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Love 2.0: How Our Supreme Emotion Affects Everything We Feel, Think, Do, and Become

3.82  ·  Rating details ·  893 ratings  ·  117 reviews
We all know love matters, but in this groundbreaking book positive emotions expert Barbara Fredrickson shows us how much. Even more than happiness and optimism, love holds the key to improving our mental and physical health as well as lengthening our lives.

Using research from her own lab, Fredrickson redefines love not as a stable behemoth, but as micro-moments of
Hardcover, 256 pages
Published January 24th 2013 by Avery (first published January 1st 2013)
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Morgan Blackledge
Dec 11, 2014 rated it liked it
In a nutshell. This book is about a particular contemplative practice from the Buddhist tradition known as Meta, commonly translated as Loving Kindness Meditation (LKM). Basically, what it entails is intentionally generating kindness and compassion for yourself and others.

If you're sensing that this would be a very beneficial thing to do. You'd be right. It is. Particularly given how easy it is for many (if not all of us) to slip into unconscious automatic ultra cranky hater mode if we're not
Mar 13, 2013 rated it it was ok
I love that there is a whole seemingly respectable research lab called PEP at the University of North Carolina that does research on having subjects practice LKM. LKM is short for loving-kindness meditation and I love that it was shortened to LKM. Why, I have no idea, but it is just a quirky thing I love. PEP stands for Positive Emotions and Psychophysiology. And I love that the author takes her earlier positivity psychology further, into the realm of love, in order to make the world a better ...more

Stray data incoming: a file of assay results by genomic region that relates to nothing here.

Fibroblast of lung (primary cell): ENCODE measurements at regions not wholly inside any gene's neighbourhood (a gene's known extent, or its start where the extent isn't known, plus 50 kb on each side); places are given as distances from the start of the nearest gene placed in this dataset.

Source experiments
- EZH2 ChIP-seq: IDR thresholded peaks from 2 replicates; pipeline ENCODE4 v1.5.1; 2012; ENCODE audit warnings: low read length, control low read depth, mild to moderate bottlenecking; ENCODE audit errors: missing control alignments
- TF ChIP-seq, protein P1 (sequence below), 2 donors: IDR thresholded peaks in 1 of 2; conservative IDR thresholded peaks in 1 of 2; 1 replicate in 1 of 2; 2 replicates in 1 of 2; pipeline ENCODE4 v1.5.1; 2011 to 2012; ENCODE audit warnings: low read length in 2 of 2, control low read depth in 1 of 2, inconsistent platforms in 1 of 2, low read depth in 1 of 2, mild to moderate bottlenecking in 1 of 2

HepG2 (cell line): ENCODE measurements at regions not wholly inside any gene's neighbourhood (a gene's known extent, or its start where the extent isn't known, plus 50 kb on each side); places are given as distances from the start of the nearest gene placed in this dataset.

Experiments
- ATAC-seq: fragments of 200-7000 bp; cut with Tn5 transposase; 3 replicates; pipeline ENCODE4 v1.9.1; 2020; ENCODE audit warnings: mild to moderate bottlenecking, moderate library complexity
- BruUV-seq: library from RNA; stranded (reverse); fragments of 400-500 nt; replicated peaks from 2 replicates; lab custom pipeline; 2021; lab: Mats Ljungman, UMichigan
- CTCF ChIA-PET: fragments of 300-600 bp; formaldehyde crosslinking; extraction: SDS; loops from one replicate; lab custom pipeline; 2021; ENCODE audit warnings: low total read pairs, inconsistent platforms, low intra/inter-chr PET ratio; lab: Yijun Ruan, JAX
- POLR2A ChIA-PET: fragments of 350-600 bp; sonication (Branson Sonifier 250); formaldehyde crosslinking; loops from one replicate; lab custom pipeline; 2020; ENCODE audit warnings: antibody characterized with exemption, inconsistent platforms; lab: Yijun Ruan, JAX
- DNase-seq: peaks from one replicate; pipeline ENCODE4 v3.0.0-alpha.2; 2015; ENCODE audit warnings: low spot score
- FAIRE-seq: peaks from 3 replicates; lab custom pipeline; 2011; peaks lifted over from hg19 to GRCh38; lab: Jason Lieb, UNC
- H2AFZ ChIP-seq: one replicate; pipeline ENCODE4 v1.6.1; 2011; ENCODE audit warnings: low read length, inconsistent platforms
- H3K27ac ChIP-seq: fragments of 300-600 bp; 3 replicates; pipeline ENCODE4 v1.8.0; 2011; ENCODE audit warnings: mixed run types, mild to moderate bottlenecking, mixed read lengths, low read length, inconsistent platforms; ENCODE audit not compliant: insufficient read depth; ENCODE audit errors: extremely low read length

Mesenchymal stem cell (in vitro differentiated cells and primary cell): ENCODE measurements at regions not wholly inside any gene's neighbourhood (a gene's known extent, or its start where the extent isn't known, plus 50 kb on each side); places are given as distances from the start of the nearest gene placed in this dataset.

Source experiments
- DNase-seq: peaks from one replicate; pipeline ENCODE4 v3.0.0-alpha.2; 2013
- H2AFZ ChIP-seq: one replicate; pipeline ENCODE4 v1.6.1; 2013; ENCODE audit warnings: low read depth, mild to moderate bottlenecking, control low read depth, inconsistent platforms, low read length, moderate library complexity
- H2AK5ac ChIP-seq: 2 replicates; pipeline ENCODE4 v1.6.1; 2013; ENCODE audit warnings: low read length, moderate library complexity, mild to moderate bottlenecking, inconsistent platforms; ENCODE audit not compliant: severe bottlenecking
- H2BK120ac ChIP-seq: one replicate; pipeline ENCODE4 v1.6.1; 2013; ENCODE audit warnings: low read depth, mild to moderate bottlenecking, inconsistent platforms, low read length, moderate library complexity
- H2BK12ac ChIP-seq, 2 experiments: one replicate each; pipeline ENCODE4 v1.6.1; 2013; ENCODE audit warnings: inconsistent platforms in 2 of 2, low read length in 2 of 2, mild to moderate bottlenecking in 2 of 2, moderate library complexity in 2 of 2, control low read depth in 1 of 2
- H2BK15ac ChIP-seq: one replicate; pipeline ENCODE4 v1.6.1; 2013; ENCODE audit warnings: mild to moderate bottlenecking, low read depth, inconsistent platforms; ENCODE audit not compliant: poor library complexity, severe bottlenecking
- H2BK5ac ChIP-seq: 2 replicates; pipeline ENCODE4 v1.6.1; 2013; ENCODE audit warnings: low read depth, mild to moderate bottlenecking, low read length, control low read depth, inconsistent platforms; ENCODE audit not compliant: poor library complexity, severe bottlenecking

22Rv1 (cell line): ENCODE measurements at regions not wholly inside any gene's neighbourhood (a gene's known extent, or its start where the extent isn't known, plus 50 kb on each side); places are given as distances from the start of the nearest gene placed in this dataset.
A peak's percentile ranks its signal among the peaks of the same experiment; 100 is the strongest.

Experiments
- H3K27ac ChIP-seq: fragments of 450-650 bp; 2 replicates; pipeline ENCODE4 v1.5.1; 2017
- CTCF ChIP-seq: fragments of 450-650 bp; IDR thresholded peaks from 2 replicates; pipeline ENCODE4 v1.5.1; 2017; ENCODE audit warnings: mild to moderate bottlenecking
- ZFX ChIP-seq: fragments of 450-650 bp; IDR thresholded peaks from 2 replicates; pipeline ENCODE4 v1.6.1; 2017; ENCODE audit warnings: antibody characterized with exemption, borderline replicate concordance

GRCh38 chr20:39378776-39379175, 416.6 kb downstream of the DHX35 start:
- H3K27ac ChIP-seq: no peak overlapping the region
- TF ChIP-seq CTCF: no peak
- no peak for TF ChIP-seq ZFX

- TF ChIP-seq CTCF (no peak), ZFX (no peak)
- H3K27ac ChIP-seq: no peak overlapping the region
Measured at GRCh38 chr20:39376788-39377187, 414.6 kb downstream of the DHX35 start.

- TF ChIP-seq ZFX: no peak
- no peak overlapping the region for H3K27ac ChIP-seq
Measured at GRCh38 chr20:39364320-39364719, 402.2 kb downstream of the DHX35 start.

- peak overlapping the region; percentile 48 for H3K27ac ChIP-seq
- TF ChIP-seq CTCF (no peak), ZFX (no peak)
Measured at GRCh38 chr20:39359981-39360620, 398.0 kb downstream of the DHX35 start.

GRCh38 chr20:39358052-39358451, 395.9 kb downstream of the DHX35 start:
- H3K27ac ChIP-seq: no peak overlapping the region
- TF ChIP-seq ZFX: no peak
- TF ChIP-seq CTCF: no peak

Mar 25, 2013 rated it it was amazing

Parents Magazine and a goodly number of readers “Love Love 2.0”. Thirty seven of forty two [88%] Amazon readers ranked it 4 or 5 stars out of 5.

Love 2.0 has groundbreaking theory. It gives us, “a radically new conception of love.”—The Atlantic. “At last we can discuss the science of love…. the relation between self-love and loving others.”Frans de Waal [Writer/Researcher on primates/bonobos’ behavior]..

It is also practical. “Using rigorous science, practical exercises, and heartful daily
Feb 02, 2014 rated it it was amazing
** Loved Love 2.0 **

Appropriately enough, I loved Love 2.0

Redefining love through a fascinating biochemical perspective, Barbara Fredrickson’s Love 2.0 explores the preconditions, biological underpinnings, and health benefits of this “supreme emotion.” Stepping away from the traditional conceptualization of love, Barbara describes love as the result of positivity resonance—which are real-time experiences of literally being in-synch with someone else:
“Those micro-moments of positivity resonance
Jan 23, 2013 rated it it was ok
I just couldn't connect with this book. Maybe my expectations were off: I thought it would be about the different types of love (for example, romantic, platonic, familial, etc.), and how to increase the love in your life, or improve your relationships. This was more of a touchy/feely "love the world, and the world will love you back" kind of treatise. Love for Fredrickson is nothing more than momentary connection, so you can have episodes of love with your deli counter clerk, if you share a joke ...more
Tatiana Faria
Aug 05, 2018 rated it did not like it  ·  review of another edition